It may not happen this Sunday. Brady is a career 4-0 vs. Bears, and if there is one constant it is that his opposite numbers play really bad football against him, or rather his coach’s defense. Bears quarterback passer ratings opposite Brady, even in years when the Bears were good: Jim Miller 51.2 in 2002, Rex Grossman 23.7 in 2006; Jay Cutler 32.9 and Cutler again in the 51-23 blowout in Foxboro. Cutler finished that game with a meaningless 108.6 rating, meaningless because Cutler put up big numbers beginning when his team was down 38-7 after he’d mucked about with a 61.7 rating, plus having a fumble returned for a TD, while the Bears were being humiliated.

A surprise would be if Trubisky bumbles around like his predecessors (New England allows an average opponent passer rating of 91.6), but whether he can produce a third straight 120-plus rating…. Then again, Pat Mahomes put a 110.0 on the Patriots last Sunday night, but Deshaun Watson managed only a 62.9 against New England in game one.

Trubisky will make the third of the three 2017 first-round QB’s to face the Patriots. The first two lost.

Brian Baldinger: 'I'm not so sure anybody could've seen the jump that Mitch Trubisky is making right now'

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Brian Baldinger: 'I'm not so sure anybody could've seen the jump that Mitch Trubisky is making right now'

On Thursday, Brian Baldinger released another video clip on Twitter for his #BaldysBreakdowns series, this one praising the recent play from Bears QB Mitch Trubisky.

Baldinger states that Trubisky is "making some kind of jump", referring to how impressed he was with Trubisky's play when compared to his rookie season. 

In the video Baldinger explains in the video how you expect franchise QBs to make a big leap from year one to year two, and a big part of that leap for Trubisky is being unafraid to make aggressive throws downfield.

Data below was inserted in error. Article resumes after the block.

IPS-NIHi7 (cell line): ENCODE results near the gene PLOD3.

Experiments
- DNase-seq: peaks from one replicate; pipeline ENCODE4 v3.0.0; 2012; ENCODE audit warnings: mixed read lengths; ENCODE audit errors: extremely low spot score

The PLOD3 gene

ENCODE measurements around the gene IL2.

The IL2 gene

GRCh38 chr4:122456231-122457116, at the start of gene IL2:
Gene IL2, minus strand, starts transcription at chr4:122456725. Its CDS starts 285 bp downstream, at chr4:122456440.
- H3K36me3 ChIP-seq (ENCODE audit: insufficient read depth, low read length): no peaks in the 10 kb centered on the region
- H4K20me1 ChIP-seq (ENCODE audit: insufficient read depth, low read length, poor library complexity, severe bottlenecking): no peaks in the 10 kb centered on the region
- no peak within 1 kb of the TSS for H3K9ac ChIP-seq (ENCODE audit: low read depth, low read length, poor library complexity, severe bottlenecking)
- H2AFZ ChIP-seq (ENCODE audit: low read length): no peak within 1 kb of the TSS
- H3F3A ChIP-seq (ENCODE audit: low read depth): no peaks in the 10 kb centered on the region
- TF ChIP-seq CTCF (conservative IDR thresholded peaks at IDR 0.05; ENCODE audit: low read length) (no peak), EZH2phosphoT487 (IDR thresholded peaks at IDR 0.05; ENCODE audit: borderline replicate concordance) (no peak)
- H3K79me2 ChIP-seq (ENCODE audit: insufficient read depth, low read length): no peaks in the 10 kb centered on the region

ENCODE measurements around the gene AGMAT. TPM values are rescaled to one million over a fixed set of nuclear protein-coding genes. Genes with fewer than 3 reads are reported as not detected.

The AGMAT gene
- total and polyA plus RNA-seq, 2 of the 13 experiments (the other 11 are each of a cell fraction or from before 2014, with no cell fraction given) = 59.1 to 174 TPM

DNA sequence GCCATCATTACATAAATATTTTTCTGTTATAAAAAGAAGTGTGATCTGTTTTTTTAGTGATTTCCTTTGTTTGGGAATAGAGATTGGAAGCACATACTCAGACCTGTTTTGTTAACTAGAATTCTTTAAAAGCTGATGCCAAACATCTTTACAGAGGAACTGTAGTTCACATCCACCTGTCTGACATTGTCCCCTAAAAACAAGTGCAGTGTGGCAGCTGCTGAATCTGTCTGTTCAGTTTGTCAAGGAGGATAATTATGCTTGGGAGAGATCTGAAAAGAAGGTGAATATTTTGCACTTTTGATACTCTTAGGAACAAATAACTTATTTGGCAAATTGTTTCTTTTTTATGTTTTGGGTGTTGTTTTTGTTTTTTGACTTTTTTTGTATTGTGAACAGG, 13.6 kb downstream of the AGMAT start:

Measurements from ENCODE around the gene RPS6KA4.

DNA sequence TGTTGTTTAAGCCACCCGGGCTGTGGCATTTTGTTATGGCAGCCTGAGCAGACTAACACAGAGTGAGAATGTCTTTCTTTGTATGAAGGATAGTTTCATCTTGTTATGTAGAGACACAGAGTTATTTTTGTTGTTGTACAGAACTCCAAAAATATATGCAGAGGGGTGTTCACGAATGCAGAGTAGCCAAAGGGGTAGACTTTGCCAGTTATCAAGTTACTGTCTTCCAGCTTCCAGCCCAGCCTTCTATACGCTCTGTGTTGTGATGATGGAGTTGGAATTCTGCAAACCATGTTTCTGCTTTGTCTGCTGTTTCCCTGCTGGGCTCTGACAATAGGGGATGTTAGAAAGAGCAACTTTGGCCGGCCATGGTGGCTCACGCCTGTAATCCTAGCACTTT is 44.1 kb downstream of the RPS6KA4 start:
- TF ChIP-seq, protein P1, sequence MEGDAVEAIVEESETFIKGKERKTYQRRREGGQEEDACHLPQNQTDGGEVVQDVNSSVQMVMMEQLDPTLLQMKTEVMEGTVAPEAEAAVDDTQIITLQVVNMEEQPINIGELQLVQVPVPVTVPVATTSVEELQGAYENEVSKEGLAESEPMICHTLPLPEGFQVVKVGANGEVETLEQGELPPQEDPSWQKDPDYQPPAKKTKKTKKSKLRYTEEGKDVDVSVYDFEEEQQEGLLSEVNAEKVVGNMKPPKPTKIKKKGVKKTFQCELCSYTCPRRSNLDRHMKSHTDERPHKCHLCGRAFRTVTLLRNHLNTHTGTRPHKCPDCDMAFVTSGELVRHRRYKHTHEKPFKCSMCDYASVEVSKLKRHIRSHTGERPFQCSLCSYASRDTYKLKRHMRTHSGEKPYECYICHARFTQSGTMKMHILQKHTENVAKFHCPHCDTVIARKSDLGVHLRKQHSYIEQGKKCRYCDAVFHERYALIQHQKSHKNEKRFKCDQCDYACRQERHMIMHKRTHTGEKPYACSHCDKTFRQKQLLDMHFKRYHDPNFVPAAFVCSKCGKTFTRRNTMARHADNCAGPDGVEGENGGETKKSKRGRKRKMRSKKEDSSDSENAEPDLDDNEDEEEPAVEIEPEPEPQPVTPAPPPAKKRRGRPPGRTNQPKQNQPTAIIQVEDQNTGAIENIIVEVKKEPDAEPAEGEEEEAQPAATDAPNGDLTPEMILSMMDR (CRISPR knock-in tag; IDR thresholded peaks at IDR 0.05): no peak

Baldinger highlighted a play where Trubisky hit Taylor Gabriel 47-yards down the field, choosing to trust his wideout after he hit him with perfect ball placement despite tight coverage. He continued this theme later on in the video, showing Trubisky's TD strike to Allen Robinson, which was whipped right past a Dolphins defender. 

But Baldinger's video wasn't exclusively compliments for Trubisky. He discussed Tarik Cohen's effectiveness as a pass-catcher, saying that you "can't cover him" and comparing him to a Ferrari with his ability to go from first to fifth gear "about as fast as anybody."

He ended his video by showing Trubisky punishing the Dolphins for a blown coverage, hitting rookie Anthony Miller in stride for a 29-yard TD. Baldinger's point in including this clip was to show Trubisky's improved recognition, as he may not have spotted the blown coverage last year. Noticing when and how to take advantage of defensive sloppiness is one of the many things that seperate a "franchise QB" from a stopgap, and Trubisky is trending in the right direction. 

If Baldinger's breakdown is any indication, we should expect Trubisky to keep his incredible momentum rolling when the Bears take on the New England Patriots on Sunday. New England is 3rd worst in the league in passing TDs allowed, giving up 15 scores through the air in six games.